During the 1930’s a coalition of wealthy, racist, American industrialists and politicians went to extraordinary lengths to thoroughly demonise and misrepresent marijuana in the eyes of the American public and by extension the World via the media.


Cannabis prohibition

Harry J. Anslinger (Commissioner of the Federal Bureau of Narcotics, a forerunner to the DEA), William Randolph Hearst (publisher & paper mill owner) and the US congress could all agree that marijuana prohibition was the perfect vehicle to drive home their real agendas.

The 1937 Marijuana Stamp Act criminalised weed smokers. Law enforcement had the excuse they needed to target minority communities and bust heads and pack jails for decades “for no good reason at all” - Ralph Steadman. Big business no longer needed to fear the 50,000 different applications of the “dangerous narcotic” and the politics of fear was given a whole new lease on life.


Before the “Hippies” came the “Beats”. Guys like Jack Kerouac never made it out of the sixties alive. The post-war “Beat Generation” didn’t fit the square 1950’s so they broke the societal mould.

They hit the road, they travelled and somewhere on the journey they stumbled upon hash and weed and everything changed. Minds were opened, perspectives changed and ideas flowed in all directions.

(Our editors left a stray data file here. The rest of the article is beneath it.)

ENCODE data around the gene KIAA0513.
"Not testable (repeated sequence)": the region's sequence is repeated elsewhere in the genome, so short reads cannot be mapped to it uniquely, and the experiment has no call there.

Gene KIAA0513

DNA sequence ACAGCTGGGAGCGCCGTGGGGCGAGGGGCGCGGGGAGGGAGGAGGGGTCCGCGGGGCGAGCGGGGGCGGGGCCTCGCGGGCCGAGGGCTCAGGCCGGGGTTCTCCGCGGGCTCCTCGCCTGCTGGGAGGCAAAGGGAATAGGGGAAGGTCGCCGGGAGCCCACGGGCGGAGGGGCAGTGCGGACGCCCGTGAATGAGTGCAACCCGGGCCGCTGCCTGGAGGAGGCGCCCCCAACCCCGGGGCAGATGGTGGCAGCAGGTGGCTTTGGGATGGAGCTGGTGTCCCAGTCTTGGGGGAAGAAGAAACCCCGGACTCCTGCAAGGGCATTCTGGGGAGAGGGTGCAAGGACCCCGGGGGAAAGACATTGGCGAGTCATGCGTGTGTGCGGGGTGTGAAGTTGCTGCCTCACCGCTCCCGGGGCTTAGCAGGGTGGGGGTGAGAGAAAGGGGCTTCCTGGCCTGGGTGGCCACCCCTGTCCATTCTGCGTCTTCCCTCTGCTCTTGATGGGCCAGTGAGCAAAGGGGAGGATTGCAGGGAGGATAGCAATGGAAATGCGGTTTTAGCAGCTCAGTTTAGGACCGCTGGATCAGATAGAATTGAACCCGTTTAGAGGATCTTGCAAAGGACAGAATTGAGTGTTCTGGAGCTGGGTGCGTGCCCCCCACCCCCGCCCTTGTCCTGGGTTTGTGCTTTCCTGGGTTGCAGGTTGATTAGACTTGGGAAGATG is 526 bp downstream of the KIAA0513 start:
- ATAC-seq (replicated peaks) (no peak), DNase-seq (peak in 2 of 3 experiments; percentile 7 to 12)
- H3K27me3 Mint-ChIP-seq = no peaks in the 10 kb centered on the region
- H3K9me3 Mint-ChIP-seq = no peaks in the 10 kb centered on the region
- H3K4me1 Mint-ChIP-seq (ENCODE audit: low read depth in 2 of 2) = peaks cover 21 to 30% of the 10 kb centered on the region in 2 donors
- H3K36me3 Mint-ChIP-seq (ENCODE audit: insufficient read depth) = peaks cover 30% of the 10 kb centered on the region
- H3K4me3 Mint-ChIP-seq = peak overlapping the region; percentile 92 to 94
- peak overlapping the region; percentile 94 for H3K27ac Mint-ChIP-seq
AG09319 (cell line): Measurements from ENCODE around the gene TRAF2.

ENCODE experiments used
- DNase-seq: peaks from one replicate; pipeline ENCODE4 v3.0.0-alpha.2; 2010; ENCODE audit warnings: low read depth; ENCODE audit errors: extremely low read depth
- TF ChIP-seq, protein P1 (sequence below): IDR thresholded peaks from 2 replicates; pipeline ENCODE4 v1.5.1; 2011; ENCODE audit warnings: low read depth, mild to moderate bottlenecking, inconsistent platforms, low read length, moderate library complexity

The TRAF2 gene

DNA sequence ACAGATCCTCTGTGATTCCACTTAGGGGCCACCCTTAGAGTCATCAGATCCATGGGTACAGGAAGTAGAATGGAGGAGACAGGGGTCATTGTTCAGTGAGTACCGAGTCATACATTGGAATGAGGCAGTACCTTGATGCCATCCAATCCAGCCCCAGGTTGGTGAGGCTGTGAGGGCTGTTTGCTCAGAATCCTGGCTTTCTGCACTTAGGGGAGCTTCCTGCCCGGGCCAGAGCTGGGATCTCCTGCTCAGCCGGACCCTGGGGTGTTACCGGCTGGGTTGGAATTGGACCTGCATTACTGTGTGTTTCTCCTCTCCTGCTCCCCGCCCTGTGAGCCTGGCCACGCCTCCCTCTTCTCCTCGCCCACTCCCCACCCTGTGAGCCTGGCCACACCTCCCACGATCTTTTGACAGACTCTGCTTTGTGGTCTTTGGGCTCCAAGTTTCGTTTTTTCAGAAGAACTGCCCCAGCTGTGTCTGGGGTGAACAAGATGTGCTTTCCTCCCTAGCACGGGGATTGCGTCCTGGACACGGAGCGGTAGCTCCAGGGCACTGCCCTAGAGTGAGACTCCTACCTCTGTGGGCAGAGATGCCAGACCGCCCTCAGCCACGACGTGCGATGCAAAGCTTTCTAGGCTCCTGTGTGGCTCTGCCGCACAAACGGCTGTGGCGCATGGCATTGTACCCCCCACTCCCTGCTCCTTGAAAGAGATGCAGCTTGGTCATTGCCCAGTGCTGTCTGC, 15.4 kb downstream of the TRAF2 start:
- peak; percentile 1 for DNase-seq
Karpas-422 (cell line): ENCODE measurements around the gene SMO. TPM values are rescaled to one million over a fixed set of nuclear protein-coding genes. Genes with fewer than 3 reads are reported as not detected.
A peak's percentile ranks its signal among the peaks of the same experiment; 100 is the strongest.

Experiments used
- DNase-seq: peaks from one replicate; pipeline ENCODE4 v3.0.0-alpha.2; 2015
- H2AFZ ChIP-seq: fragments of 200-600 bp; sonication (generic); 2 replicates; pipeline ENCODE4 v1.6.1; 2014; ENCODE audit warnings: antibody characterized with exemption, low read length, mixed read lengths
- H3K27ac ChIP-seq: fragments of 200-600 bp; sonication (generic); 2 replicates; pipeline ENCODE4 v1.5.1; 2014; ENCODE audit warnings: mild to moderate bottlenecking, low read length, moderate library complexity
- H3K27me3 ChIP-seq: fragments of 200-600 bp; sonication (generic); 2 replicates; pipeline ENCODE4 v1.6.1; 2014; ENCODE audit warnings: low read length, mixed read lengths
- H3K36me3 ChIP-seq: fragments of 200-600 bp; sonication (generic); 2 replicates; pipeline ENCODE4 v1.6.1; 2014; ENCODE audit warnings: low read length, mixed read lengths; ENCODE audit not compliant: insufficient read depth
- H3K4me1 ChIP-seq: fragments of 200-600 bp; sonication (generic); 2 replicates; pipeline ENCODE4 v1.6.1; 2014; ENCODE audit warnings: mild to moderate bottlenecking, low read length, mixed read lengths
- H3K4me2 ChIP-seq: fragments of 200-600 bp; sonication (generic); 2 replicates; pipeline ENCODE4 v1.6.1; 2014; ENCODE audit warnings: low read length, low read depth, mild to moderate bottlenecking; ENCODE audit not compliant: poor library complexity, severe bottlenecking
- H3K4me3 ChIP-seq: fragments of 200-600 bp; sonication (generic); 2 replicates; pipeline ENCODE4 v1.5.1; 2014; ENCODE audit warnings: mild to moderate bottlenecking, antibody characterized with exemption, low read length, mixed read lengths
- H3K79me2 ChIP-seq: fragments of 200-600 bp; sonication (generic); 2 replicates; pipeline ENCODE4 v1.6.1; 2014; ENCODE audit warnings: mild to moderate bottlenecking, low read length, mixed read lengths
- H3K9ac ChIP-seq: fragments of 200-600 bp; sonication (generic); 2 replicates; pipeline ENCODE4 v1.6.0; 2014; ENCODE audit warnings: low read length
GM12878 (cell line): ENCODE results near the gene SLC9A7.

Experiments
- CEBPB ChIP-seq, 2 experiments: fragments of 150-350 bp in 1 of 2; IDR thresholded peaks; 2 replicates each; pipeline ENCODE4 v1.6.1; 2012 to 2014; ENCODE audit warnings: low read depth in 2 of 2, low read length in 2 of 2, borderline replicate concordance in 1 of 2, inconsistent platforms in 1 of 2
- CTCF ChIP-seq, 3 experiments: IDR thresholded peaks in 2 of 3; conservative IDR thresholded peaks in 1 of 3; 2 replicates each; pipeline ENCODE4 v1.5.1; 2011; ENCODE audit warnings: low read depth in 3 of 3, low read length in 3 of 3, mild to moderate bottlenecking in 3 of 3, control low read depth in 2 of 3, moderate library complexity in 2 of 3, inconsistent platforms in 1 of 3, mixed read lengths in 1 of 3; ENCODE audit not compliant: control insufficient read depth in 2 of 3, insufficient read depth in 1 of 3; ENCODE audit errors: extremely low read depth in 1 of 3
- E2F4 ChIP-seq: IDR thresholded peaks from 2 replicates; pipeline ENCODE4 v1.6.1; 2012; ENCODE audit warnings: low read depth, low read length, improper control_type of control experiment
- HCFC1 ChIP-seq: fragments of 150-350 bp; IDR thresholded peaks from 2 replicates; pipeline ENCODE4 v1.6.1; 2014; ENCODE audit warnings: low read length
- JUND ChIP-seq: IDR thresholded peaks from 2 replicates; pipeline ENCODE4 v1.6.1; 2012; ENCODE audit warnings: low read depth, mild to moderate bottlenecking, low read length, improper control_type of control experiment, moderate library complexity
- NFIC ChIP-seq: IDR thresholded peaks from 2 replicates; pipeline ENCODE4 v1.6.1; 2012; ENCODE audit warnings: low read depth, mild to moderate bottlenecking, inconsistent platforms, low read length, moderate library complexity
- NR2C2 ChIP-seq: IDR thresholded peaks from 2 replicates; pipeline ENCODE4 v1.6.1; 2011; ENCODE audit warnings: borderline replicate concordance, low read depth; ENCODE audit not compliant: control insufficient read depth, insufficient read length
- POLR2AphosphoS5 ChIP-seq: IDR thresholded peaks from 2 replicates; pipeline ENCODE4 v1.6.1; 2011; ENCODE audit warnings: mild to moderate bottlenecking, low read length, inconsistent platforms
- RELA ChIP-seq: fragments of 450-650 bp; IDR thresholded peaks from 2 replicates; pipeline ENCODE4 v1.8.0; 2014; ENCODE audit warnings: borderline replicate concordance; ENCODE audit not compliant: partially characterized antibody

Hippies cannabis

The 1960’s began with so much promise. Kennedy was in the White House, The Rolling Stones were bursting on the scene and an anti-establishment revolution was fomenting. It’s still an enigma of a decade to analyse from any perspective.

Something magic happened in San Francisco in the summer of 1967, it was “The Summer of Love”. Timothy Leary was discovering the tools of “consciousness expansion”, a humble joint and/or a hit of “Blue Santos” LSD was a fun time and perhaps the keys to “The Doors of Perception”.

At the same time the war in Vietnam was becoming a bloody unwinnable quagmire. In a bitter twist of fate it was to be the war with all its misplaced hate and needless bloodshed that lasted longer than the counter culture did.